How to Date in Five (not so easy) Lessons

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I’m not sure why exactly it is easier to arm the student population than to simply reinforce the idea that sexuality is an extension of a relationship. I’m not advocating a return to a repressive sexuality. Rather, I’m thinking that the brilliant talented kids who constitute our country’s future might benefit from learning how to date.

I once suggested to a client that she have dinner with a man before having sex with him. She looked at me in horror.

What?” she exclaimed, “Have a meal with someone I’ve never met before? Are you crazy?”

No, I’m not crazy.

No matter how it may be publically depicted, the alcohol and drug fueled hook-up sexuality simply feels awful – especially the next morning when your breath stinks and you can’t find your underwear. Let’s get real. Sexuality without intimacy isn’t quite as fun as the hype would have you believe. Further, you get hurt or hurt someone else when you neither know nor understand your partner.

Finally, by popular demand, I am posting my five tips toward successful dating. In other words, here are some ideas for how to behave before you even think about having sex with someone. Here goes:

First, listen. You aren’t that important. When you are meeting someone for the first time try to find out more about who they are. If you both people practice the fine art of asking each other questions you might find yourself in a meaningful conversation. You actually might get to know someone else who might even be interesting enough to enlarge your personal world ever so slightly.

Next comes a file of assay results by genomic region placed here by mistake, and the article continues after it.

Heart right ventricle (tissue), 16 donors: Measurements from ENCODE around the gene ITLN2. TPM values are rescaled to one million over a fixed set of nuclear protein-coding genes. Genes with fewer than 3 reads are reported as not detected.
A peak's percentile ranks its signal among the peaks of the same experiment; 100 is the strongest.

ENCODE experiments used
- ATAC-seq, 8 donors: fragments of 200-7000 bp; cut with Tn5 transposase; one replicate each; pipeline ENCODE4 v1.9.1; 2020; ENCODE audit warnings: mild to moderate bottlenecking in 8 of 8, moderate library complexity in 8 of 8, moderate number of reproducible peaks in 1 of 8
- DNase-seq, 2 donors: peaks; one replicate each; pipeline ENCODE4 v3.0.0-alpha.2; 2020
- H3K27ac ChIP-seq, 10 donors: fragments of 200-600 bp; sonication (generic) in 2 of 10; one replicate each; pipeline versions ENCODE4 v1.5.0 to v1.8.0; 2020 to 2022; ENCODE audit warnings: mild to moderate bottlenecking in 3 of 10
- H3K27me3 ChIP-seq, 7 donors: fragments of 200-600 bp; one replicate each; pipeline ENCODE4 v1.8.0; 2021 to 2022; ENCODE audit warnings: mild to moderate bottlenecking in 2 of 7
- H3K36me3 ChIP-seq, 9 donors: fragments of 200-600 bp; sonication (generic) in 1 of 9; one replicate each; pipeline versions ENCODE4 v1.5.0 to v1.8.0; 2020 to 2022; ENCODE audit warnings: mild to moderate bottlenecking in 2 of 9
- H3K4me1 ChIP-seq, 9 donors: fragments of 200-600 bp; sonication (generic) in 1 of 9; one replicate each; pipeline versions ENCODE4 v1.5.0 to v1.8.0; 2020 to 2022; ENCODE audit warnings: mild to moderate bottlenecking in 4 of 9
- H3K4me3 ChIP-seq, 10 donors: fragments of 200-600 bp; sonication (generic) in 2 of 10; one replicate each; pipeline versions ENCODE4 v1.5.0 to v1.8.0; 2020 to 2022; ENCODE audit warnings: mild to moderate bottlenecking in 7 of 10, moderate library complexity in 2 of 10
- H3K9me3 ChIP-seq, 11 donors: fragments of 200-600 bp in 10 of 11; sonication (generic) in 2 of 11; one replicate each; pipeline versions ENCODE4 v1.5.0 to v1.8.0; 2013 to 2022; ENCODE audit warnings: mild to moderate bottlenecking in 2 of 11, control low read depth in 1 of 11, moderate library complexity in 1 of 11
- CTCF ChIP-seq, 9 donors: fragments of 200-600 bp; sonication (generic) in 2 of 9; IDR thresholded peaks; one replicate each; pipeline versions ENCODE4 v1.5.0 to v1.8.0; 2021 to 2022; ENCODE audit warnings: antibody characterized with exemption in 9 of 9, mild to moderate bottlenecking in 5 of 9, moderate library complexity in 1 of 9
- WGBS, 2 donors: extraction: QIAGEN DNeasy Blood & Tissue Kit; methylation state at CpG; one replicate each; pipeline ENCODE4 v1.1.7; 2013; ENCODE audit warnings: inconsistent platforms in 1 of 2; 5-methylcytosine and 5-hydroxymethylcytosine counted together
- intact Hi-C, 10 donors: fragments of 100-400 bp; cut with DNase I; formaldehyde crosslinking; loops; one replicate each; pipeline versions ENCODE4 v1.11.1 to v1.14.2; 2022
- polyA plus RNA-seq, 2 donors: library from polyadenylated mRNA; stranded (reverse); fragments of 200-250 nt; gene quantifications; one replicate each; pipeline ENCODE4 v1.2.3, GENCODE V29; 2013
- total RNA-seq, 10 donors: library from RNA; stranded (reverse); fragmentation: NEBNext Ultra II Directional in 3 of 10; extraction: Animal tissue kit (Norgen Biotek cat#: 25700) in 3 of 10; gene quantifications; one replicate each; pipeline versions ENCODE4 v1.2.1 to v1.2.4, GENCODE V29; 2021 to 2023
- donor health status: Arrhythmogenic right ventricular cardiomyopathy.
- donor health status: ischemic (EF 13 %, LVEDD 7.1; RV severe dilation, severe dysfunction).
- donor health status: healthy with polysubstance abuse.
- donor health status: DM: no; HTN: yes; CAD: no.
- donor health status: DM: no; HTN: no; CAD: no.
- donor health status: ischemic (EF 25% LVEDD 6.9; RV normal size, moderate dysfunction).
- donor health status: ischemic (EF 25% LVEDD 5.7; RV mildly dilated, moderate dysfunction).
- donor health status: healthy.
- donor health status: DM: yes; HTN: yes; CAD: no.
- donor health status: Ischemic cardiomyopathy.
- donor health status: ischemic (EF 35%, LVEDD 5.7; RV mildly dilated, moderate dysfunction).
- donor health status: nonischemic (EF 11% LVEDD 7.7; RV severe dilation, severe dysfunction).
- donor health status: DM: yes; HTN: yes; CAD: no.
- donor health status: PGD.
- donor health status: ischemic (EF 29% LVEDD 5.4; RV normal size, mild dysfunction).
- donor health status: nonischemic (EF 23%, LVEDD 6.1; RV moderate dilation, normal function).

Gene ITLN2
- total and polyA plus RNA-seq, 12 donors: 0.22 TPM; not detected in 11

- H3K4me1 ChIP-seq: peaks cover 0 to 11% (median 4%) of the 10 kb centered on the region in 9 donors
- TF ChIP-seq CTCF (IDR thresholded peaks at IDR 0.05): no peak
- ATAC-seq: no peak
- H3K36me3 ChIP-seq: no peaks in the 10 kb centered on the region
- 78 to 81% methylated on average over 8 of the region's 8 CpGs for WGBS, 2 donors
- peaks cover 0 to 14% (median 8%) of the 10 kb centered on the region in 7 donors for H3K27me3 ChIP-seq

Second, try doing things together instead of sitting around a table behind a drink. When you present your best-self act with polished defenses you and your fellow mannequin will have extinguished any chance of spark. Instead, take a walk through the park. Ride bikes. Watch a great show. Volunteer together. Tour a museum. Shared activities make it easier for your more authentic self to spontaneously emerge. That’s when sparks happen.

Third, be honest about what you want. If you really want to be a friend with benefits no tears allowed when your special someone declares their love for another. It’s okay to only want a casual sexual relationship but no complaints when that’s all your partner gives you. But if what you really want is something with potential don’t settle for anything less. Better to wait than to lie about what you really want. Better to be disappointed up front than later.

Fourth, try doing things with groups of friends. This reduces “dating” pressure. You can observe each other gracefully and get to know each other in a variety of contexts. You can see how someone you like interacts with others, and observe them acting more naturally.

Finally, no one is perfect, especially you. Remain mindful of your shortcomings. When you meet someone else who has some, you’ll feel right at home. This doesn’t suggest “settling.” It means accepting that the deepest and truest love happens to real essentially imperfect people.

Being a real person has gone out of favor, along with the extraordinary beauty of sexuality. Old-fashioned romances have become downright counter-cultural. So if you decide to give it a try, keep the secret. You might find yourself pleasantly surprised at how exciting intimacy can be.

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